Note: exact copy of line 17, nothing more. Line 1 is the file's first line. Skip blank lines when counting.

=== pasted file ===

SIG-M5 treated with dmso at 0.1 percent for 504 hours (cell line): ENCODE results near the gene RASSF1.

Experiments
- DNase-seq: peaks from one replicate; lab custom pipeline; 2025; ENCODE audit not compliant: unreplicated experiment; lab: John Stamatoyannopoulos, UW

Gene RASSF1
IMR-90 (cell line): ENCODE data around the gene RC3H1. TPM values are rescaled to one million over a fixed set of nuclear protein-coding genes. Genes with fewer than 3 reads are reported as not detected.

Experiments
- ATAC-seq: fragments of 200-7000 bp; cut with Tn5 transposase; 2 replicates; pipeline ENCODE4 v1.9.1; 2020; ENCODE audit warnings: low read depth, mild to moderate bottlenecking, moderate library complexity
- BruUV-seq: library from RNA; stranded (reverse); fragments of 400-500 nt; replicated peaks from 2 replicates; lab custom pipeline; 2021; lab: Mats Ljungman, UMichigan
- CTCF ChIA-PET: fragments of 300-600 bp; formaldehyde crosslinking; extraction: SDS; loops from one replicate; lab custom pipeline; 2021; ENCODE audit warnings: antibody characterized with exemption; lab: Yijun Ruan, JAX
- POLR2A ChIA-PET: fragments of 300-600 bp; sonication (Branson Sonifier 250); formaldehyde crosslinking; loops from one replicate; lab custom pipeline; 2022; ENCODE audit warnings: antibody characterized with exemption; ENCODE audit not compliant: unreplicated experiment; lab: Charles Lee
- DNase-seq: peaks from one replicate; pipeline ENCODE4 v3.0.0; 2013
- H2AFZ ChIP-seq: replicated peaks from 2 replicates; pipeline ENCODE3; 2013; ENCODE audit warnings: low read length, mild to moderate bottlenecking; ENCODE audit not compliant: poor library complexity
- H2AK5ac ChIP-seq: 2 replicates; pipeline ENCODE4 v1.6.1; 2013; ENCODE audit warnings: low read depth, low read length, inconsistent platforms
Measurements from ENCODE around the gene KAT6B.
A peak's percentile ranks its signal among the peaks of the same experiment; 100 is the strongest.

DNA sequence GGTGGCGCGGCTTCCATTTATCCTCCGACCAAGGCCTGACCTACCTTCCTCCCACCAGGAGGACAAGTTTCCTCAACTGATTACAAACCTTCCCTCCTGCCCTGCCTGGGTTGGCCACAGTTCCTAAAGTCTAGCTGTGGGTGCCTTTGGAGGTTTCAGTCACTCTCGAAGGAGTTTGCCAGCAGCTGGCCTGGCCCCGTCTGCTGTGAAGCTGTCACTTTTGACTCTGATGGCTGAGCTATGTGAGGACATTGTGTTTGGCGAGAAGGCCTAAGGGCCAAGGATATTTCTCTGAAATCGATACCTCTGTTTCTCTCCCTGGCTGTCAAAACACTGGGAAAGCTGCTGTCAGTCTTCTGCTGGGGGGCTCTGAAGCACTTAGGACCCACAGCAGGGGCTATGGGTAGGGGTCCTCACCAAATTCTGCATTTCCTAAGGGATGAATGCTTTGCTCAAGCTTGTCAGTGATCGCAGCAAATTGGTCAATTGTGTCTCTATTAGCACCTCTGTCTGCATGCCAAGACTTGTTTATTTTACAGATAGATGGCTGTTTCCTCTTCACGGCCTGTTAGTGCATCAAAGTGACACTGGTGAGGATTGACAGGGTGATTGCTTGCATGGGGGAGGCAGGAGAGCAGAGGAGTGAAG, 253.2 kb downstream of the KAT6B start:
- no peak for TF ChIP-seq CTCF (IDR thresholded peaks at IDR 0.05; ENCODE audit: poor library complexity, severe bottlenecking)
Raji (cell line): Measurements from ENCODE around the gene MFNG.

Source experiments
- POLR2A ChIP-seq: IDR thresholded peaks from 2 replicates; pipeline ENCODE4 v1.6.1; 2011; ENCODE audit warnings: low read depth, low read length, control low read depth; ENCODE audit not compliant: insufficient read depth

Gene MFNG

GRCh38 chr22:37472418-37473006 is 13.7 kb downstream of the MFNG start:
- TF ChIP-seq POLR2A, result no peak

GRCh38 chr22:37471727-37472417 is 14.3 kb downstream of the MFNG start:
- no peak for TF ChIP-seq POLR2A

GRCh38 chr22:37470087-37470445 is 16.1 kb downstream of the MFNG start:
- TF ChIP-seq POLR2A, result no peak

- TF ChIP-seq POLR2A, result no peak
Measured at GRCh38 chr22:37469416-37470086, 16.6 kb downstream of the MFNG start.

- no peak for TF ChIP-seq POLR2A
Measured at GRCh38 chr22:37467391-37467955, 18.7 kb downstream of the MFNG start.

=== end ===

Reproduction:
- no peak for TF ChIP-seq CTCF (IDR thresholded peaks at IDR 0.05; ENCODE audit: poor library complexity, severe bottlenecking)